I’m lost as to how to start the whole process. I want an absolute divorce as we have been apart well over a year. However, I have no clear idea at the actual value of the martial assets to be divided as he held most of these and I held mostly debt. I have tax records and information about retirement funds, 401K, company shares with values that are a couple years old but nothing that is up to date. How do I gather accurate up to date information? What information do I need? Should the value of these accounts only be up to date for the time of the marriage and stop as of the time I moved out with the intent to end the marriage? As to the child custody, I seek primary custody of a female teenager but it will require her to move several hours away from where we have lived her entire life and I know this will be a hard transition for all. I’m not sure he will agree and fear a custody battle as I have little resources compared to what he has financially. The past few years have already been difficult for my daughter and I fear a custody battle will be even more difficult. I don’t want her to have to choose between parents but it could come down to that I suppose. Living with me in another town would mean she is with a parent consistently daily. Living with her father would mean she is with sitters or relatives the majority of the time due to his work schedules. I feel being with me would be the better environment but how to go about presenting the case is intimidating to say the least.

How much is divorce going to cost me? How can I afford it? Is there such a thing as payment plans for divorce?

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#4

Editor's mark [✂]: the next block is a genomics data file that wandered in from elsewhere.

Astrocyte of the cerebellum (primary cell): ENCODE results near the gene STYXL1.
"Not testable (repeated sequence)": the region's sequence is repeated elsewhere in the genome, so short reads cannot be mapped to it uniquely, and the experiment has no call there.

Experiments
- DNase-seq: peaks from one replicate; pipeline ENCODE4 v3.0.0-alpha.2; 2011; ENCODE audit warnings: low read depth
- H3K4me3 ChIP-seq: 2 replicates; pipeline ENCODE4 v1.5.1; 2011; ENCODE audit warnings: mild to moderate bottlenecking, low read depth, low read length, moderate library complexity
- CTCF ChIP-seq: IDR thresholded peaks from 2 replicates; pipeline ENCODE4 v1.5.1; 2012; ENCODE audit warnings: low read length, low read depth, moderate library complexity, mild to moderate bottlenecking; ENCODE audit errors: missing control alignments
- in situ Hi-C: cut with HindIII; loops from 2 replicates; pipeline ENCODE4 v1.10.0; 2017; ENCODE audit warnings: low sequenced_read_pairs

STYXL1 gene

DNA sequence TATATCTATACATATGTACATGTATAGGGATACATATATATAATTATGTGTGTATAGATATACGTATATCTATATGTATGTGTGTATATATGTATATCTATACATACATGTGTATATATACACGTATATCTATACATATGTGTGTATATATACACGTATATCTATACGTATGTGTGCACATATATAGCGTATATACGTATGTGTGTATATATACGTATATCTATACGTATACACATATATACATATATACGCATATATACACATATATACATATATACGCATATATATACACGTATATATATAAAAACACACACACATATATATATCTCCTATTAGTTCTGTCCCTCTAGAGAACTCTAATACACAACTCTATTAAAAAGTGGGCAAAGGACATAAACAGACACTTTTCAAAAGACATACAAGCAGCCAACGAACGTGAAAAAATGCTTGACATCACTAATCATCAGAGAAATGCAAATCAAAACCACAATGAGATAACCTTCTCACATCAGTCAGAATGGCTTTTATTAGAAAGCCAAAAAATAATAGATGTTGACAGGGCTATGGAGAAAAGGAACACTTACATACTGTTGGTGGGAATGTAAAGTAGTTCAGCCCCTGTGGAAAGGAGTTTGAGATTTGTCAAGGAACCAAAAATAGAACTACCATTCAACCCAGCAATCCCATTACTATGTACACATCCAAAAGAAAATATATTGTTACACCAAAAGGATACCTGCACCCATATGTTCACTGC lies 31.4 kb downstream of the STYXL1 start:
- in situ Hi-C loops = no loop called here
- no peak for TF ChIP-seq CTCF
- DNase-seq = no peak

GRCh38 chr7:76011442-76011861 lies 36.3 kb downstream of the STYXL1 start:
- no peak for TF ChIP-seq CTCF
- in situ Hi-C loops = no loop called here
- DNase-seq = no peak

Both Husband and Wife must provide a full disclosure of financial assets before a settlement can be reached for equitable distribution (dividing the marital property and assets). This generally entails exchanging the last 6 months of account statements as well as several months worth or more of account statements from the time of the separation. You will also want that last 2-3 years of tax returns, last year’s W-2s/1099s/K-1s/etc., and the last 3-6 months worth of paycheck stubs.

The marital estate is “frozen” at the date of separation. So for equitable distribution purposes, each asset and debt is valued as of the date of separation.

If you file for equitable distribution in court, there will be mandatory exchanges of financial disclosures and many counties have rules and deadlines in place to ensure that a full financial disclosure is made by each spouse.

While you have a good argument for custody in that you would be with your daughter if she is with you while Dad would be gone a majority of the time due to work, it may not be in your daughter’s best interest to move several hours away to an area she is not familiar with and attend new schools, have new friends, new activities, etc. Custody decisions are determined by the best interest of the minor child. A judge may be hesitant to move your daughter several hours away if your daughter has continued to reside in the same area throughout the years of separation.